Riot police prevent striking doctors from protesting over ailing health care system.
Mugabe and the MDC are preparing to hold another round of talks in South Africa next week to seek a breakthrough as political tensions rise.
South Africa’s cabinet said it was disappointed to note that “political interests have taken priority at the expense of the lives of ordinary Zimbabweans”.
A statement said: “Cabinet decided that the approved $28.33m will be retained for agricultural assistance to Zimbabwe.
“However, this money will be only disbursed once a representative government was in place and in time for the next planting season in April 2009.”
Themba Maseko, a cabinet spokesman, said: “We’re going to make sure that everything is done to force the parties to go back to the negotiating table.”
| Thabo Mbeki will host talks between Mugabe and Tsvangirai in South Africa next week [EPA]
September’s power-sharing deal had raised hopes that a new leadership would get on with the task of rescuing the country’s ruined economy.
But the power struggle between Mugabe and Morgan Tsvangirai, the MDC leader, has overshadowed daily hardships including food and fuel shortages that have driven millions of Zimbabweans out of the country and strained regional economies.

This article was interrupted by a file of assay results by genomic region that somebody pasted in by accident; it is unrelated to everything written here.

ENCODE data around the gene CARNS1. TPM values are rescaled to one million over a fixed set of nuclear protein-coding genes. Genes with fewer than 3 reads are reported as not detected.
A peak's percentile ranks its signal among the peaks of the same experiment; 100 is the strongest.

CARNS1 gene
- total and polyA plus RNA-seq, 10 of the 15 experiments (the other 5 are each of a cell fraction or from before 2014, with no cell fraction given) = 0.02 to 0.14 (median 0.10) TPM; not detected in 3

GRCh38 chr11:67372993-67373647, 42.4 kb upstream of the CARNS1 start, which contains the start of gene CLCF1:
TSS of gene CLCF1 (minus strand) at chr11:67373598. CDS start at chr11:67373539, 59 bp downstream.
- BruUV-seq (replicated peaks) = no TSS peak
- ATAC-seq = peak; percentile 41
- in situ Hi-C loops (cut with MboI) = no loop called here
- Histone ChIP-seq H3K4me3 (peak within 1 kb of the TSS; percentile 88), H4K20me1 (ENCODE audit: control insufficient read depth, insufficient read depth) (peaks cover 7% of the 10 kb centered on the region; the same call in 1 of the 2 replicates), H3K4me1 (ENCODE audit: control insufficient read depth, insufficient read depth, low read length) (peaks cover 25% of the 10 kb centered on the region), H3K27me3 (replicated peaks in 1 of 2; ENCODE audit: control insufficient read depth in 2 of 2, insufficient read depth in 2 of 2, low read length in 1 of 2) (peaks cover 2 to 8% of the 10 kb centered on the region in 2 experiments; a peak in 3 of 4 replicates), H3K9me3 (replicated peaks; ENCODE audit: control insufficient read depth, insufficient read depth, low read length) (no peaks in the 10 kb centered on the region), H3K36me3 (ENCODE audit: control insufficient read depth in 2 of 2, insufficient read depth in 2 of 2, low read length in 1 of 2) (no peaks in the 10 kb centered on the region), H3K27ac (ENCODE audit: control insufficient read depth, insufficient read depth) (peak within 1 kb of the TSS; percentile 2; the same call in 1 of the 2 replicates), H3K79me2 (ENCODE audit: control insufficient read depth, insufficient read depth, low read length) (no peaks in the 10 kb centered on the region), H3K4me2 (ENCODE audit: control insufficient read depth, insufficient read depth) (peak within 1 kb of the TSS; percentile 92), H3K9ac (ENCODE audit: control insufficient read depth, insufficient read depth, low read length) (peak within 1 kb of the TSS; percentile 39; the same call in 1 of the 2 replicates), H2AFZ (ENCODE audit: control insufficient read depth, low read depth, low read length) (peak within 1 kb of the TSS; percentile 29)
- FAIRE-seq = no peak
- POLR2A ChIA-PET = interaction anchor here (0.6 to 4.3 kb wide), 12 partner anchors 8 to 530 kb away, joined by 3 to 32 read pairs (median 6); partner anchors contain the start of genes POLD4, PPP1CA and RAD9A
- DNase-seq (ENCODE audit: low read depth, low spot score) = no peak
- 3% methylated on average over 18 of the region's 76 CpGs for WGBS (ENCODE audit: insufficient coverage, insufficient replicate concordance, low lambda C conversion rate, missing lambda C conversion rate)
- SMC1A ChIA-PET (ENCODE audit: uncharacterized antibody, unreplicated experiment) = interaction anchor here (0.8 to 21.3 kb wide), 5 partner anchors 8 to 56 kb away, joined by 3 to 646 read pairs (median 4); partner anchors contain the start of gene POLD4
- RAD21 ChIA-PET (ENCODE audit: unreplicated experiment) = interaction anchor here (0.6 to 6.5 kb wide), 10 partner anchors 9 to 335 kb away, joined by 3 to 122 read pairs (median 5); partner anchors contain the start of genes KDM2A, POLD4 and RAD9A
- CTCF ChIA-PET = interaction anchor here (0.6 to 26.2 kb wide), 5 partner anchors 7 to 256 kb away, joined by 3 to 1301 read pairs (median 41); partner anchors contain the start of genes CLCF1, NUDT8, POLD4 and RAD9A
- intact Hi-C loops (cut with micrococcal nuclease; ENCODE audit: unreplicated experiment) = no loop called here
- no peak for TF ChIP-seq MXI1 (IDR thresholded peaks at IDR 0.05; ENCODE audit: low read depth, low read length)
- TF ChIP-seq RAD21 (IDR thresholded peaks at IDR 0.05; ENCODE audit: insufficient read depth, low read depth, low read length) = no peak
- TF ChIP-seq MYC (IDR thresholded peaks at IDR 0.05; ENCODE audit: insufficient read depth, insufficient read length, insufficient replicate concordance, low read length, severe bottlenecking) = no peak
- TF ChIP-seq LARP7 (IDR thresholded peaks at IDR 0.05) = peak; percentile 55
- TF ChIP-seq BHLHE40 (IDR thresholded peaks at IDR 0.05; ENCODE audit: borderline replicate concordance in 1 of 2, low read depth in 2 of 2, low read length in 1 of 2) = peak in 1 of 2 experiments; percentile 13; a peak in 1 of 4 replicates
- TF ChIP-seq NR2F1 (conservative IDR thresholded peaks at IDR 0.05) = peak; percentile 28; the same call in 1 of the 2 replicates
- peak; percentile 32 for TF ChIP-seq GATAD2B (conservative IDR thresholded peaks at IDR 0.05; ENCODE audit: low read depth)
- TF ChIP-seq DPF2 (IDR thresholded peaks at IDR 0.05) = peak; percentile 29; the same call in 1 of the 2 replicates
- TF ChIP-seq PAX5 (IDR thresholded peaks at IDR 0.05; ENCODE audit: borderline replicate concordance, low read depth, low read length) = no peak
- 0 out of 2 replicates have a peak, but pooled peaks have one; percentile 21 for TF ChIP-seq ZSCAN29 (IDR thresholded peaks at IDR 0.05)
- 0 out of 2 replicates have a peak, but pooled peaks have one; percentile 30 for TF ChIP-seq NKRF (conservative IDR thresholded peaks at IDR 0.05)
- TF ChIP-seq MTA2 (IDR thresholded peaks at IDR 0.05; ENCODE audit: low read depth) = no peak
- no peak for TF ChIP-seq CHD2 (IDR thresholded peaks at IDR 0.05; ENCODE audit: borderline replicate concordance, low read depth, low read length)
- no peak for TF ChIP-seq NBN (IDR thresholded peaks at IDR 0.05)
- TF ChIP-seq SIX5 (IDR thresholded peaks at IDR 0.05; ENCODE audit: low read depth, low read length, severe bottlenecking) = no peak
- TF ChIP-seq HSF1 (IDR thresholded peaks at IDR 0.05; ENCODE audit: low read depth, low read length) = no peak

Zimbabwe’s rival parties will meet with Thabo Mbeki, the former South African president, who is mediating, next week in South Africa to discuss the deadlock, the South African foreign ministry said.
The MDC has said it plans to offer its own amendment to Mugabe’s draft bill at the meeting in South Africa, while insisting that the talks focus on breaking the impasse on the cabinet rather than the proposed amendment.
Nelson Chamisa, a spokesman for the larger of the two MDC factions, said: “It is quite disturbing that people are trying to stampede us into a political settlement.”
Meanwhile, there are new signs of economic deterioration in what used to be one of Africa’s most promising countries.
Zimbabwe’s gold output, which accounts for a third of its export earnings, hit an all-time monthly low of 125kg in October as economic woes forced more mine closures, a mining spokesman said on Thursday.
Douglas Verden, a senior Zimbabwe chamber of mines official, said the sector has virtually shut down as miners cannot fund operations.
Critics accuse Mugabe of ruining the country, but the 84-year-old leader, in power since independence from Britain in 1980, says the economy has been sabotaged by forces opposed to his nationalist stance.